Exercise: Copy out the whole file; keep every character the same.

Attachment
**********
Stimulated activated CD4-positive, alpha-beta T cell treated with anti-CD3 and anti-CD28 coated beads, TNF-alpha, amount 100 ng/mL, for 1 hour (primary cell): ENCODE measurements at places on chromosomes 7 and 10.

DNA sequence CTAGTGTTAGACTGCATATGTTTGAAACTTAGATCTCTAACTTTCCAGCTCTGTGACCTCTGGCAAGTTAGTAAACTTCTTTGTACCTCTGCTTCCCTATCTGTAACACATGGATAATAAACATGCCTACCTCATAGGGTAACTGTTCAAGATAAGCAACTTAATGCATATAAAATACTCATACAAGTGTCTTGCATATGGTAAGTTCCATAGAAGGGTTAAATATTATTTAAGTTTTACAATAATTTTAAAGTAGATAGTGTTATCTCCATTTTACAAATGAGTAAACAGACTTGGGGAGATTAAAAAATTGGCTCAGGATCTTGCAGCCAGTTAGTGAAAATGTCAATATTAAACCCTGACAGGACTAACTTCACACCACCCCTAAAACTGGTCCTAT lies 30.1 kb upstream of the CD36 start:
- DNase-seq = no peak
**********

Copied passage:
Stimulated activated CD4-positive, alpha-beta T cell treated with anti-CD3 and anti-CD28 coated beads, TNF-alpha, amount 100 ng/mL, for 1 hour (primary cell): ENCODE measurements at places on chromosomes 7 and 10.

DNA sequence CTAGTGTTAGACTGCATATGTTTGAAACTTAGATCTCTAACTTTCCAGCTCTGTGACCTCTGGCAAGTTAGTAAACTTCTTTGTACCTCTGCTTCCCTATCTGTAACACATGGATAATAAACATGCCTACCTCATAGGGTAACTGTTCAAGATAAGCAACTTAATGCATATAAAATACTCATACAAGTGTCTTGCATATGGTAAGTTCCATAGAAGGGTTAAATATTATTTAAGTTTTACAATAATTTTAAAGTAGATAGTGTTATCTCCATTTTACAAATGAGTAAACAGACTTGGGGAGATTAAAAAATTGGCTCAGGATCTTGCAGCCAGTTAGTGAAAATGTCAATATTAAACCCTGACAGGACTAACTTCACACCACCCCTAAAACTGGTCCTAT lies 30.1 kb upstream of the CD36 start:
- DNase-seq = no peak